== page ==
Film Review | The Lost Boys

Sleep all day, Party all night, Never grow old, Never die. It’s fun to be a vampire

Jami Gertz, Corey Haim, Jason Patric, Kiefer Sutherland, Kelly Jo Minter, Alex Winter, and Billy Wirth in The Lost Boys (1987)

Director: Joel Schumacher

Starring: Jason Patric, Corey Haim, Dianne Wiest, Kiefer Sutherland

Genre: Horror/Comedy

Released: July 1987

Plot: When brothers Michael and Sam (Patric, Haim) along with their mother Lucy (Weist) are forced due to financial difficulties to move to their grandfather’s house. little did they know that this small Californian seaside town is plagued by a group of fun-seeking vampires

When it comes to vampire films, it’s pretty hard to do something new, even in the ’80s it was a pretty varied genre, but somehow The Lost Boys managed to not only break the mould but also become a pop culture icon.

Showcasing most of what was cool or hip in at the time, the film even manages to shoehorn in a sax solo. While I wouldn’t go as far as saying the film is a “horror classic”, mainly down to it being more of a comedy than a horror film, it is a classic and even 30 years later remains infinitely re-watchable.

Corey Feldman, Jami Gertz, Jason Patric, and Jamison Newlander in The Lost Boys (1987)

Directed by Joel Schumacher, The Lost Boys doesn’t do anything extraordinary when it comes to its look or even the story, with a lot of character development missing, but what it does do is modernise vampire myth, adapting the creatures to the time they inhabit, similar to the way Ann Rice took Lestat’s character in Queen of the Damned, but in the case The Lost Boys there is much more comedy. In fact, this self-aware comedy approach is what makes the film more enjoyable than other teens versus vampire films of the time such as Fright Night or My Best Friend is a Vampire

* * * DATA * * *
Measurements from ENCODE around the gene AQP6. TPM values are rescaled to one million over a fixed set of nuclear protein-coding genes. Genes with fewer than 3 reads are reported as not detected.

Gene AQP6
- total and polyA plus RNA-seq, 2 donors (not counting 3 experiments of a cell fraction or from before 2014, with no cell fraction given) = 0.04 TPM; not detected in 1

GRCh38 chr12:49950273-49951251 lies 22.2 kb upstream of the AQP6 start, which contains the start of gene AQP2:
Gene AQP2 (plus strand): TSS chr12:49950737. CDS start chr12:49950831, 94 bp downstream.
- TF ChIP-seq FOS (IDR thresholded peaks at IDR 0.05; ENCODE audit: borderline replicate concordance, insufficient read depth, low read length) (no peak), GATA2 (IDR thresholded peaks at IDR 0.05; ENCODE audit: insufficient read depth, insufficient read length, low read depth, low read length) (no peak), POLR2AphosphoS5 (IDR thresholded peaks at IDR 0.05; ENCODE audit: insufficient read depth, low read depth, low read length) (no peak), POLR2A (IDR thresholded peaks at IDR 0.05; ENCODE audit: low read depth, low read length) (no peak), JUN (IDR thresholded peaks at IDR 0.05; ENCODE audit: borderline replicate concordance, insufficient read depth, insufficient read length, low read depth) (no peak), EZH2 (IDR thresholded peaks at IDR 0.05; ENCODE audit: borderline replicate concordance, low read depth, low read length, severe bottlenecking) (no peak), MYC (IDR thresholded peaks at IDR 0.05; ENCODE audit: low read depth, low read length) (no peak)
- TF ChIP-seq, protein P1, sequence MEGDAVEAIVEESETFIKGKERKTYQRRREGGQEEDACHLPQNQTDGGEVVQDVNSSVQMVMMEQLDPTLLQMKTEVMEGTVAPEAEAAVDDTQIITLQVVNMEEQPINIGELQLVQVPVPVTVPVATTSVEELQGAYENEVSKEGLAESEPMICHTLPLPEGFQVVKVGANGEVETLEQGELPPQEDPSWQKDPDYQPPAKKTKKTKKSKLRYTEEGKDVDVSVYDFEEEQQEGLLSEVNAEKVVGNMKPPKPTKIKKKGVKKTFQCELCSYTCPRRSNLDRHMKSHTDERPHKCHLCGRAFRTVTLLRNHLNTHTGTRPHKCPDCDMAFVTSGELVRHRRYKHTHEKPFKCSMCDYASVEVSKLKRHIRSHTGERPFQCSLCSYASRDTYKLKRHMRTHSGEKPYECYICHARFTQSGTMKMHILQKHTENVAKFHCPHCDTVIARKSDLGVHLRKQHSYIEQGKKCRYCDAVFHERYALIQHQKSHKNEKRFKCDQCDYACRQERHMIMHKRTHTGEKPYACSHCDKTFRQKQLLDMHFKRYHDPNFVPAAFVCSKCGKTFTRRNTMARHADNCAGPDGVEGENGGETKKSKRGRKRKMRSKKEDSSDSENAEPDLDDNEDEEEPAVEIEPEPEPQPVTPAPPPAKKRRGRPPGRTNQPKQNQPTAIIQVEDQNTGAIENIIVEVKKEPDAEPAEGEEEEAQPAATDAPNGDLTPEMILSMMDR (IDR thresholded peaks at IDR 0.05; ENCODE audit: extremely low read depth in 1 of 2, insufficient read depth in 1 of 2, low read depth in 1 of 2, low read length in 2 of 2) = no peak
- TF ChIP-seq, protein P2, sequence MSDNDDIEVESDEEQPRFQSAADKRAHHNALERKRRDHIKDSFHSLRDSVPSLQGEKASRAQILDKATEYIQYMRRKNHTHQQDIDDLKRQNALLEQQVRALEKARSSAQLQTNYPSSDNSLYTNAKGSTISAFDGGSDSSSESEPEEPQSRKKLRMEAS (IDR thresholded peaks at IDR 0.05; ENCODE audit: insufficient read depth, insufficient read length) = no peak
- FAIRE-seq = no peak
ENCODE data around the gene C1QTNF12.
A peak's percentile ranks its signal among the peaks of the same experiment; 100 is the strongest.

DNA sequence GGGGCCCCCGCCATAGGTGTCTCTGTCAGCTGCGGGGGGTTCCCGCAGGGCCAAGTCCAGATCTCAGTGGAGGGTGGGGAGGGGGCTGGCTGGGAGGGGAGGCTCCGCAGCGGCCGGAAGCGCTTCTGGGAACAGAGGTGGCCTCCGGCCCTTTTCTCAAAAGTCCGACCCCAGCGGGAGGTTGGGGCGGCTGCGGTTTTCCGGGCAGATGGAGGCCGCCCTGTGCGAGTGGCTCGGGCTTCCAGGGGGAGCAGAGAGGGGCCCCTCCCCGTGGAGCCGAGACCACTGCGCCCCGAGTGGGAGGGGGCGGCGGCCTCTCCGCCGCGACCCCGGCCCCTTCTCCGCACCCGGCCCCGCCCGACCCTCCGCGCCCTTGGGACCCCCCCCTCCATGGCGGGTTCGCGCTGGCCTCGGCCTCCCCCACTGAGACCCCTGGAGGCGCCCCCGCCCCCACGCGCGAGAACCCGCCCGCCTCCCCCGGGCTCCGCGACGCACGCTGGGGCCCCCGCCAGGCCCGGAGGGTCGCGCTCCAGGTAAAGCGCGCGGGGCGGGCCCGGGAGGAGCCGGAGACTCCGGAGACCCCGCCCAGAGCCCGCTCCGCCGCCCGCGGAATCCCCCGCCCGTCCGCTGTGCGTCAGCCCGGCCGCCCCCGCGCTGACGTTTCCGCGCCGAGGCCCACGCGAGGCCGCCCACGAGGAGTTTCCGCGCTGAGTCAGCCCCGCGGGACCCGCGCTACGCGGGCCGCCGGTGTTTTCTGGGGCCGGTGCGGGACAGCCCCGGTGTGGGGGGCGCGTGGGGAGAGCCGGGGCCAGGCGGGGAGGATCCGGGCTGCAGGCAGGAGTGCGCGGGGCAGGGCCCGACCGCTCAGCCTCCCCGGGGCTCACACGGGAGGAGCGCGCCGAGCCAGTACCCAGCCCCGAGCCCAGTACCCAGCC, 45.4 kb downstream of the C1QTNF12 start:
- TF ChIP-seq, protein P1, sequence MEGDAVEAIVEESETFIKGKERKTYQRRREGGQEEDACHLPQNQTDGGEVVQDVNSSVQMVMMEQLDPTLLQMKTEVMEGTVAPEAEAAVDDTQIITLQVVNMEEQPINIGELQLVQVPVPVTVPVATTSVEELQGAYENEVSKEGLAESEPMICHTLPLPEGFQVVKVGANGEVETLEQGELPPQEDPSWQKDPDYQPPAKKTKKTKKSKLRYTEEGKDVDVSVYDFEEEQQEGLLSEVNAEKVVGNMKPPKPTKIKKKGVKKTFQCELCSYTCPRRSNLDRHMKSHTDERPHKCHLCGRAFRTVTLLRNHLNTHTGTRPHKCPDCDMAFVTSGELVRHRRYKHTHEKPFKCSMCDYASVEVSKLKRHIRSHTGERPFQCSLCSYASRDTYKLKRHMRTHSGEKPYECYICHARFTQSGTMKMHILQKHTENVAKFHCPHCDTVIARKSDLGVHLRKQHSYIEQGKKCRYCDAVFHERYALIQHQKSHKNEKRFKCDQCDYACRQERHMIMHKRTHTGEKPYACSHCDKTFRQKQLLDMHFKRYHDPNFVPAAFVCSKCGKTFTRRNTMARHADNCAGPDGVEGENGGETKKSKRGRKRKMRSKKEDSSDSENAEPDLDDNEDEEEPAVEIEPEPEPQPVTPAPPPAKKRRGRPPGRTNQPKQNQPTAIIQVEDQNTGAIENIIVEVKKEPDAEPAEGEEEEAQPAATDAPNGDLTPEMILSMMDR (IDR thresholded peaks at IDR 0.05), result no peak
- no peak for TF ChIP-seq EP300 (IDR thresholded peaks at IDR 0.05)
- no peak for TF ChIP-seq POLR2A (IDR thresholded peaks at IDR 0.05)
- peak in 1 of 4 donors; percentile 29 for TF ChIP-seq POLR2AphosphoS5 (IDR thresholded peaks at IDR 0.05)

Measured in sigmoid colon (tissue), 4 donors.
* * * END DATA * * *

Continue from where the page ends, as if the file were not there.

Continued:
The strong cast does a great job, Haim might well be limited as an actor, he does a good job and was perfect for the role of Sam. Patric is solid but struggles when on screen with Sutherland, who oozes the type of charm and charisma you would expect from to a creature of the night and believes himself to be untouchable.

Kiefer Sutherland, Brooke McCarter, Alex Winter, and Billy Wirth in The Lost Boys (1987)

Overall The Lost Boys is a movie that successfully manages to mix the vampire mythology with ’80s youth culture in a way that even to this day draws the viewer in and creates an interesting and entertaining cinematic world, it’s just a shame the sequels were largely forgettable.

5 Panda

If you liked: 30 Days of Night, Dracula: Untold, Interview with the Vampire


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